Personal Statement: How to Nail It 

A personal statement is a contribution to your university application. Naturally, your grades and academic certification are the basis for your application. Yet, your personal statement will make a difference between you and another applicant with similar grades. 

Writing a personal statement is a responsible task. It is natural to ask for help. You may apply to your teachers. Ask your relatives for feedback on your personal statement. You may apply for a professional write my paper service PaperWriter to make sure that the result would be impeccable. 

Still, it is possible to write a personal statement on your own. In this article, we’ll give you pieces of advice and helpful tips on how to make a conclusive personal statement.  


What is a Personal Statement? 

Before writing a personal statement, you should understand what the personal statement is and is not. A personal statement is your arguments and reasoning why you are a perfect student for a particular university course. 

It is not a piece of bibliography, not an essay, and not a letter. A personal statement is narrow-focused writing that aims to get you a student’s position in the course of your choice. 

You may write your personal statement for the single course and apply strictly for it. It would be wiser to write a broader personal statement to increase the chances of application. In this case, you may include skills, knowledge, and background relevant for several courses. 

Try to keep it simple; don’t cross more than two or three adjacent courses in your personal statement. You may write several personal statements if you want to cover an even broader range of courses. 

What to Write in a Personal Statement? 

You should start to work on your personal statement as soon as possible. The word count, in this case, is not an issue. You may write your PS in a matter of hours. Still, it requires a lot of proofreading and polishing.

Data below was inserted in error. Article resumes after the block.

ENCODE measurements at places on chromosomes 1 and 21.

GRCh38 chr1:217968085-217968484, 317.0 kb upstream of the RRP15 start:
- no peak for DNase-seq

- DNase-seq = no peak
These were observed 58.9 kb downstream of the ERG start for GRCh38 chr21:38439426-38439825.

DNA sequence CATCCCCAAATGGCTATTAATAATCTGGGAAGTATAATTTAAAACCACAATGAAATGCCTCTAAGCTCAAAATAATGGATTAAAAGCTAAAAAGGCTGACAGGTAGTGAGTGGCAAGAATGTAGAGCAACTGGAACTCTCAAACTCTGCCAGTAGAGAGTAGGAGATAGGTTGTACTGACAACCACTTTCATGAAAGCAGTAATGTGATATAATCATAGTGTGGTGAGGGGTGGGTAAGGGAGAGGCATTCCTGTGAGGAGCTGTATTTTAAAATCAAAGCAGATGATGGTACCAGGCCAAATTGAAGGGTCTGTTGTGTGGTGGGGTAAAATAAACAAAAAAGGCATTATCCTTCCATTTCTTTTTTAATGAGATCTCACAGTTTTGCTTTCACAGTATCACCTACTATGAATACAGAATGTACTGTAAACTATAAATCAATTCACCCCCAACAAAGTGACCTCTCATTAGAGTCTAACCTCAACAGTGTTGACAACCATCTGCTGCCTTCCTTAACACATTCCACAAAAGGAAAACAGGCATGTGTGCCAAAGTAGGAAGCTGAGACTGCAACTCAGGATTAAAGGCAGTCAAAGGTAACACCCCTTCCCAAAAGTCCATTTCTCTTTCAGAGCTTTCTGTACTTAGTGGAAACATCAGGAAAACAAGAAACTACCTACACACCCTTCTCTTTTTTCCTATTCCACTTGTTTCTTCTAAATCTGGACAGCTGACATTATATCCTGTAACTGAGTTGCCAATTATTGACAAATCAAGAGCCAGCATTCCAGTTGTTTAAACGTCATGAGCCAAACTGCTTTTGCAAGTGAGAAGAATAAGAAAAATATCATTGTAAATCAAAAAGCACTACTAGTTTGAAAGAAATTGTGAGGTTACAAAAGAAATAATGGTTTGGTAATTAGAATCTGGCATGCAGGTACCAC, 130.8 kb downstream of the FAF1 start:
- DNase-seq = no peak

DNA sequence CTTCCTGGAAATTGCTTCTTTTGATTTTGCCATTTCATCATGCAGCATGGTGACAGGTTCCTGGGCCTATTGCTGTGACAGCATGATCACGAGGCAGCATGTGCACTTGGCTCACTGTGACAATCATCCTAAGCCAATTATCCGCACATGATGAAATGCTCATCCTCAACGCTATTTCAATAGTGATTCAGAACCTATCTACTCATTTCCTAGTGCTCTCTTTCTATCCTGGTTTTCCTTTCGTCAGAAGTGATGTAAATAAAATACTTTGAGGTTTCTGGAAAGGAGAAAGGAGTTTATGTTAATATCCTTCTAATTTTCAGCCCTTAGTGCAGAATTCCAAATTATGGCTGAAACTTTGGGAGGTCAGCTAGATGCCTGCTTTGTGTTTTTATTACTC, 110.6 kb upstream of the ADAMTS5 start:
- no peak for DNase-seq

To save yourself time and effort, you should begin with a plan. The roadmap to your personal statement will help you stick to the main ideas after breaks and return to the statement. 

Start with answers for the following questions: 

  • What subject do you want to study? 
  • Why do you want to study it? 
  • What personal qualities make you a great student for the subject? 
  • How do your interests and hobbies help you to study the subject? 

This template will help you have the right direction through your whole statement. 

Personal Statement Structure 

A personal statement commonly has the following sections:

  • Introduction. 
  • The description of why you are perfect for the course application.
  • Enlistment of your prior experiences, if you have one.
  • Your achievements and hobbies.

4000 words are the average word count for a PS. However, more commonly, a personal statement is measured in lines. Usually, there are 47 lines per personal statement, which converts into 3500 words. 

This limitation means you should consider the space carefully. The description of why you should take this particular course should take approximately 2000 words, while your experience and career aspirations – 1000.